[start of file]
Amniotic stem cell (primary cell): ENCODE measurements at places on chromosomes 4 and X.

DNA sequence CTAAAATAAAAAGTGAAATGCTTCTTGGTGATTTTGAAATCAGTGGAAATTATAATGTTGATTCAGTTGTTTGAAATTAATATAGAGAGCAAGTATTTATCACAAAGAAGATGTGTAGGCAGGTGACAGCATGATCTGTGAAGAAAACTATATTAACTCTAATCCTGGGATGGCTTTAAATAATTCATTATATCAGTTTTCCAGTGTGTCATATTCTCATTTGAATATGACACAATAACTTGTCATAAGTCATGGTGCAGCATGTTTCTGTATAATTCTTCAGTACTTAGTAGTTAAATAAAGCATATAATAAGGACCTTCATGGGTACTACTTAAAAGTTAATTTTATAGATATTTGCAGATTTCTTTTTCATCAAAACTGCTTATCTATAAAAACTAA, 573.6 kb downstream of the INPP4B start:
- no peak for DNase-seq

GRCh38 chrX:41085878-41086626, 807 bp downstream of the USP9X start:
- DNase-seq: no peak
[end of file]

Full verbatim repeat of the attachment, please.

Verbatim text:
Amniotic stem cell (primary cell): ENCODE measurements at places on chromosomes 4 and X.

DNA sequence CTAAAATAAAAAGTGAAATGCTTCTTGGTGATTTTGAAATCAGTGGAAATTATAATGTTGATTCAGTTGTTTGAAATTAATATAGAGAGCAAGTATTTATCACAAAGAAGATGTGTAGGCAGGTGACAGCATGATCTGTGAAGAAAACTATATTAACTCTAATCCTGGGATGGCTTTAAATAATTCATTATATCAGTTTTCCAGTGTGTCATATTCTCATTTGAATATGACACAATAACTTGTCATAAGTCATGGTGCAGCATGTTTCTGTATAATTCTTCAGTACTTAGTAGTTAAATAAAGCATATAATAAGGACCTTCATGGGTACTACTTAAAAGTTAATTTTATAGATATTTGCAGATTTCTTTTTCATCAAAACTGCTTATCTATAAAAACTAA, 573.6 kb downstream of the INPP4B start:
- no peak for DNase-seq

GRCh38 chrX:41085878-41086626, 807 bp downstream of the USP9X start:
- DNase-seq: no peak